Champions are totally focused on the task at hand, the job they are scheduled to perform, the people around them and how their work intertwines, and the expected results. “Being there” physically, mentally, and emotionally is the only way they approach their work.
 BEING PREPARED:
Champions make it their responsibility to know what lies ahead and to prepare for what might occur. They also prepare for what they don’t know is ahead realizing life sometimes throws a curve ball. Measure twice and cut once is not just a rule of thumb for carpenters – it applies to the kitchen as well and champion cooks insist on thinking things through. If it can go wrong and you don’t prepare for that outcome, then it will definitely go wrong.
 GRACE UNDER FIRE:
Champion cooks and chefs are able to keep their cool regardless of how busy it might be, how many different directions they are being pulled, and even when situations begin to unravel. They know that others depend on their coolness and know if they succumb to panic, then panic and chaos will result.
Champions believe in the Japanese commitment to constant improvement, or kaizen. However good they become at a certain task or job; they always know they can be better. Champions are never totally satisfied with their own work.
Champions act in a manner others can depend on. They are disciplined in how they look, act towards others, approach their job, implement proper procedures, and align with standards of excellence.
It is always obvious that champions love what they do. For cooks and chefs, it is total immersion in the craft, the ingredients and their source, flavors, presentations, and how their work impacts the dining public.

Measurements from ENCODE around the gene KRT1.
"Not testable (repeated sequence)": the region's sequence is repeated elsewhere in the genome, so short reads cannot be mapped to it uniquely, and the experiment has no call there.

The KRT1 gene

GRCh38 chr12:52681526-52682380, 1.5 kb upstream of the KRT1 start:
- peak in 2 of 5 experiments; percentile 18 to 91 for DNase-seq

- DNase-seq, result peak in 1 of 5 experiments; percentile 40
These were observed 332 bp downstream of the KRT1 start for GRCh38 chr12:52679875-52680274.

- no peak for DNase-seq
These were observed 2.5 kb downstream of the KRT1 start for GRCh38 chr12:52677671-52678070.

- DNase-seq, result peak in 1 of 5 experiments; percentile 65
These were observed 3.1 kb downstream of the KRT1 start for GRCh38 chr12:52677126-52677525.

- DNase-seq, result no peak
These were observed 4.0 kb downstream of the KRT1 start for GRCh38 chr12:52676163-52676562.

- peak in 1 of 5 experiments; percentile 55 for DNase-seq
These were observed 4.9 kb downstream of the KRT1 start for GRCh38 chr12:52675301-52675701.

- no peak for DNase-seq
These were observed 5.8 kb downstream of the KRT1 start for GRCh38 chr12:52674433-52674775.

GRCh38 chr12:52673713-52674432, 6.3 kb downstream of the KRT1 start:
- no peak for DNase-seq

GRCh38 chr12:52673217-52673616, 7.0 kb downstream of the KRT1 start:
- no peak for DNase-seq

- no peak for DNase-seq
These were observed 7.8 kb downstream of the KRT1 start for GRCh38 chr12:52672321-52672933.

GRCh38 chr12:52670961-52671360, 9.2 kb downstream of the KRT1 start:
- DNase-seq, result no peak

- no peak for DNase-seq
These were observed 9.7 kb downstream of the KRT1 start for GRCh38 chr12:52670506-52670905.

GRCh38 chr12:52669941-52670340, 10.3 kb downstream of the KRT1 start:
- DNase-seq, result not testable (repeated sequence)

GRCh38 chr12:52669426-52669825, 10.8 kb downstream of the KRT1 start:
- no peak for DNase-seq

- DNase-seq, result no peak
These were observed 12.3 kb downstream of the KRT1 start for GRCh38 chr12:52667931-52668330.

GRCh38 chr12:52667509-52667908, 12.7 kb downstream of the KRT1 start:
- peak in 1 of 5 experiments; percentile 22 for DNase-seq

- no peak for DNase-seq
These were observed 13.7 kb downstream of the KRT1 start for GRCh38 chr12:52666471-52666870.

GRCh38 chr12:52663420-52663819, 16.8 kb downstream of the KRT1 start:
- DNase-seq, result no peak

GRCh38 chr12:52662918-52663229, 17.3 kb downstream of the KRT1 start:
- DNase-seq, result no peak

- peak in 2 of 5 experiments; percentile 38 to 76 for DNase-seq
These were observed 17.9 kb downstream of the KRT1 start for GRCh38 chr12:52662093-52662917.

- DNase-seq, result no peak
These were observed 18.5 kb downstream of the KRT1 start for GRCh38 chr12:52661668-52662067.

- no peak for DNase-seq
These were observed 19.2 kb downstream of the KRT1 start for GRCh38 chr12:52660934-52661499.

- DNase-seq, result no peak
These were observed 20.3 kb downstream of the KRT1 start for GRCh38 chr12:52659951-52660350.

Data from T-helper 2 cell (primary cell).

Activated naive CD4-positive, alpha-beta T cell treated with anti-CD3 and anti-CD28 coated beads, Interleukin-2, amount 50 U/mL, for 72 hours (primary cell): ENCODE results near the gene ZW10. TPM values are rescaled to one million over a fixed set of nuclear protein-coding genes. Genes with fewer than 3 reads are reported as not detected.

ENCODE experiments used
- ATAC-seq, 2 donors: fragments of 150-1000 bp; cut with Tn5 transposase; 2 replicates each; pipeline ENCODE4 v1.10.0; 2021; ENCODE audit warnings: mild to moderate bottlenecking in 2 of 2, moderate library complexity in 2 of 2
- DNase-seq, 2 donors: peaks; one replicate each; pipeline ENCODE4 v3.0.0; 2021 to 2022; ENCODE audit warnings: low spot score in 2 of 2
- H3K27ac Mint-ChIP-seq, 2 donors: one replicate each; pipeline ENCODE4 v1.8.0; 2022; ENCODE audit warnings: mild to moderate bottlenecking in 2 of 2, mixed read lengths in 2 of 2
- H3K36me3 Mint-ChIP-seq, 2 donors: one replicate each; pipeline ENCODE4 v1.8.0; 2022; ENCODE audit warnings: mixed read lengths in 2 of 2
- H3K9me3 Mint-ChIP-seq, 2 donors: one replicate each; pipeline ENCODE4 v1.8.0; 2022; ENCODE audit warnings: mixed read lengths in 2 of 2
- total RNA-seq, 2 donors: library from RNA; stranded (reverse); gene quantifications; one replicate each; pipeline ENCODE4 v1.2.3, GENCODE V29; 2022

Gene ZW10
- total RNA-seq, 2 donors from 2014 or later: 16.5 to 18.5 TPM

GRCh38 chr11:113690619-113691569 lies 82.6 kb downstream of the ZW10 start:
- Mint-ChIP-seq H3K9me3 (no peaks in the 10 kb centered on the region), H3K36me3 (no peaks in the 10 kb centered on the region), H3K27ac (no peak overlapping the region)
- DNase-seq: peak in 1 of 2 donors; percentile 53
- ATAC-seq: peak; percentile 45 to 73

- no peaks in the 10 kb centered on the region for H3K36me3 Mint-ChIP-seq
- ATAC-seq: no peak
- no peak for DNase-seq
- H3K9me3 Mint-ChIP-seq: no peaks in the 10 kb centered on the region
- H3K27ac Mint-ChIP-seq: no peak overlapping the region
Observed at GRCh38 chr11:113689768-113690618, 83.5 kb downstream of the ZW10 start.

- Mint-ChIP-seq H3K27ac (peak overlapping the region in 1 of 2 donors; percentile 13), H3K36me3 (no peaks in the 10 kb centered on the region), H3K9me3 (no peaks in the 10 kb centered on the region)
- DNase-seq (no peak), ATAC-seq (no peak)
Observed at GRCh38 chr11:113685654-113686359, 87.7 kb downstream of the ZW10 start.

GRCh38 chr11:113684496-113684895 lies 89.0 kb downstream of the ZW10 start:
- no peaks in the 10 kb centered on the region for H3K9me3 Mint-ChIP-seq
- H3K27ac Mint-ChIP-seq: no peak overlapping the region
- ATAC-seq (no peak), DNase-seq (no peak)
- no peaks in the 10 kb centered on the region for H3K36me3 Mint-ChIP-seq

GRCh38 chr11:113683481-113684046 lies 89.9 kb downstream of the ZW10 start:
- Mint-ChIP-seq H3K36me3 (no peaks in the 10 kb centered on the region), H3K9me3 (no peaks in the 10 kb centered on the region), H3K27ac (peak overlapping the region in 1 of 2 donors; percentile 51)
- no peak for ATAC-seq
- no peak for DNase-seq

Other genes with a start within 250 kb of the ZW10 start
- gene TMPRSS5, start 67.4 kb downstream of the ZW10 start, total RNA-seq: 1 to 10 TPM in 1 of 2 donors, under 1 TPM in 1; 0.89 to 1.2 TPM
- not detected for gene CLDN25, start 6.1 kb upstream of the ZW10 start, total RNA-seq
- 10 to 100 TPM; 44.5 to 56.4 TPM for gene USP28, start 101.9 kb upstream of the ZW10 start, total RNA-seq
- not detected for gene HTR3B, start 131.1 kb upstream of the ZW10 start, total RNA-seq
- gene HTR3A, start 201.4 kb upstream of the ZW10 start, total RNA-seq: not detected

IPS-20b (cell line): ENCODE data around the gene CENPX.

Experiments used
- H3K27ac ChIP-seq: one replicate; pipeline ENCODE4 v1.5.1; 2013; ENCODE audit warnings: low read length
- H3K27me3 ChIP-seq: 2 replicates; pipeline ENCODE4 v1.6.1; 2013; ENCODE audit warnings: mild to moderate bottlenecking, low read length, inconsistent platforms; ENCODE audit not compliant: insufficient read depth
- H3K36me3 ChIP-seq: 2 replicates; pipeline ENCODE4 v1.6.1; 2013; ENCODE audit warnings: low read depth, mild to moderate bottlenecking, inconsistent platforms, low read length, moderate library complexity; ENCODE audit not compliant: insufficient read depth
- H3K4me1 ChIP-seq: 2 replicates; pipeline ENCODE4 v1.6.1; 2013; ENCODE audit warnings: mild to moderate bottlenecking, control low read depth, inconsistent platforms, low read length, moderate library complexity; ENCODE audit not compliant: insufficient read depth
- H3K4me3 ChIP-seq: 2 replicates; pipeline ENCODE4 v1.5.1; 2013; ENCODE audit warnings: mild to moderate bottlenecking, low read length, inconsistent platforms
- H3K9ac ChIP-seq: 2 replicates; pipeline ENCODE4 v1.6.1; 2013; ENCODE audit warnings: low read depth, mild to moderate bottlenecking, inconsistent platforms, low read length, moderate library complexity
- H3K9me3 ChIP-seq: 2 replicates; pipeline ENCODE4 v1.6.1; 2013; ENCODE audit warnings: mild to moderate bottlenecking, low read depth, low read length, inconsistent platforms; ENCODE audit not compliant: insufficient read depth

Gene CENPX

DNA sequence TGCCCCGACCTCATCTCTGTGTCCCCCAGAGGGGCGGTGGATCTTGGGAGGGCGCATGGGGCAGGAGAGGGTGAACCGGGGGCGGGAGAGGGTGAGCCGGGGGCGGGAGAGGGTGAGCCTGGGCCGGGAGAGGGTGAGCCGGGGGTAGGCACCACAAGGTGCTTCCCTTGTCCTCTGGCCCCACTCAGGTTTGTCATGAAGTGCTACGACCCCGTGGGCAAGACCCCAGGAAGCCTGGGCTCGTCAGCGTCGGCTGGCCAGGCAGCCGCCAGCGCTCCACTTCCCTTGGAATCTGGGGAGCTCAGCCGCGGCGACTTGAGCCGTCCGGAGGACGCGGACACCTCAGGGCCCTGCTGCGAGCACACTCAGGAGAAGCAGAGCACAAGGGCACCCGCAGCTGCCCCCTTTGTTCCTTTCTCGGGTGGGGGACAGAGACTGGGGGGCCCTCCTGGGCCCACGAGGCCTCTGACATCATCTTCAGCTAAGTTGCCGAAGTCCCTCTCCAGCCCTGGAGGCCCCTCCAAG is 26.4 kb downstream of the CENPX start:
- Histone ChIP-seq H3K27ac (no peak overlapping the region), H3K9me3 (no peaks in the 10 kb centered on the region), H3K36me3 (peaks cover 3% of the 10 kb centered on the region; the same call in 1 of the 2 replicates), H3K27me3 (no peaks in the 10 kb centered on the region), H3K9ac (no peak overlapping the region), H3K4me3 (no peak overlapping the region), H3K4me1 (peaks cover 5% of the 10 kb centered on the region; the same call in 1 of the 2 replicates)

YOUR OWN WORST CRITIC:
Championship cooks and chefs never need to be critiqued for their performance – they have already done so themselves. However, a supervisor or guest might point to how a dish might be improved upon, the champion cook has already dived into self-critique and poked and prodded until he or she has a plan for improvement.
 WORK ETHIC:
Hard work is always a given with champions. They put the time and effort in and rarely need to be told to do so. They practice and review, practice and review, practice, and review until it gets as close to perfection as it seems possible and then they go back to it and work even harder to find that elusive goal.
Champions are never self-proclaimed winners – they know that their success is attributed to others, and they show respect for those who are part of the process, the ingredients that make their work possible, the tools that give them leverage, and the work environment that brings it all together.
Finally, but not to infer championship ends with this list, the respect champion cooks have is closely aligned to the existence of and connection with a team of equal caliber champion teammates.
“A true champion is one who sweats from exhaustion when no one is watching.”
Are you a champion? How closely do you connect with these attributes and skills?
PLAN BETTER – TRAIN HARDER
Harvest America Ventures, LLC
(Over 800 articles about the business and people of food)
CAFÉ Talks Podcast
More than 50 interviews with the most influential people in food